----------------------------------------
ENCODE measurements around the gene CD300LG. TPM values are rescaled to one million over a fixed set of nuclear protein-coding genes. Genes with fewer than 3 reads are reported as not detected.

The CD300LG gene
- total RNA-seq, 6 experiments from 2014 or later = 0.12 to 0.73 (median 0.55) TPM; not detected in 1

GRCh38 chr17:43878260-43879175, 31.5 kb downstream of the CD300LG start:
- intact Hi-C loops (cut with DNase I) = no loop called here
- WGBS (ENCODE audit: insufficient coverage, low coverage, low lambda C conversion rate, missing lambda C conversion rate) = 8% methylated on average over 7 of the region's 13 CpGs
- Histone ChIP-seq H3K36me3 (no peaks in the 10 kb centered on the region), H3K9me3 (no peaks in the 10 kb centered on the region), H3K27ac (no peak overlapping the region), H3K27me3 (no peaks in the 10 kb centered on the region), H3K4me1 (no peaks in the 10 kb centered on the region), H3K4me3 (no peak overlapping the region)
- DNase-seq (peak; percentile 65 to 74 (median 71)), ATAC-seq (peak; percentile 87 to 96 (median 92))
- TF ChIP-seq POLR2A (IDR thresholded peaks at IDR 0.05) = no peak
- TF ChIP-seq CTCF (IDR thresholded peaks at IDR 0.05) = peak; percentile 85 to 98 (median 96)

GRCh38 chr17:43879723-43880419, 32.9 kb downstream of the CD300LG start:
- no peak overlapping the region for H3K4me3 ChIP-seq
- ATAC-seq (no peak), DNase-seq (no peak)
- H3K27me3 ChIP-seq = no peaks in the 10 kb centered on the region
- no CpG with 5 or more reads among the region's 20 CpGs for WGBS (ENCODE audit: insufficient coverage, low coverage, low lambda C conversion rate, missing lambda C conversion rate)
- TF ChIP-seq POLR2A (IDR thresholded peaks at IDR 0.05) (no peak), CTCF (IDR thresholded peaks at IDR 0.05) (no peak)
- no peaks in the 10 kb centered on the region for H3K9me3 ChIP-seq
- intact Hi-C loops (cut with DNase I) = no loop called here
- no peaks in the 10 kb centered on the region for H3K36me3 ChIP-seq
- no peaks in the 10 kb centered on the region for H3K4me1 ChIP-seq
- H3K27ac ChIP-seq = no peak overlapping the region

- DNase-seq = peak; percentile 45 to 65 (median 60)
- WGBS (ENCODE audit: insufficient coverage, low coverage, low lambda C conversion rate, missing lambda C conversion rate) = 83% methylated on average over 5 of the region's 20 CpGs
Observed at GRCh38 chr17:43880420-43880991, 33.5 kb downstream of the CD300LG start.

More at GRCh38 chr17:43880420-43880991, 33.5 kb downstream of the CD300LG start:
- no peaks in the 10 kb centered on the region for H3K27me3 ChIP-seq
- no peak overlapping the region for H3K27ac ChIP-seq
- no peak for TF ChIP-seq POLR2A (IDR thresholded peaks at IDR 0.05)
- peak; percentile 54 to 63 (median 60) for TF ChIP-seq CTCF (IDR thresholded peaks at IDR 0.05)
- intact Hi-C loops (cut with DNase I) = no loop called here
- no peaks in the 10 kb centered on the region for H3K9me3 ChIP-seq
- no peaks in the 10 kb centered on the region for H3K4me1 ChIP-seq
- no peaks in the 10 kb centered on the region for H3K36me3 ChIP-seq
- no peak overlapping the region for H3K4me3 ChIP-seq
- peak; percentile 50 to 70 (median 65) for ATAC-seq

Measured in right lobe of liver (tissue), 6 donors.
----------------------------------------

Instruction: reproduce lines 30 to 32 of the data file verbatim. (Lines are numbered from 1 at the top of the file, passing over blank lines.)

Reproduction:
- intact Hi-C loops (cut with DNase I) = no loop called here
- no peaks in the 10 kb centered on the region for H3K9me3 ChIP-seq
- no peaks in the 10 kb centered on the region for H3K4me1 ChIP-seq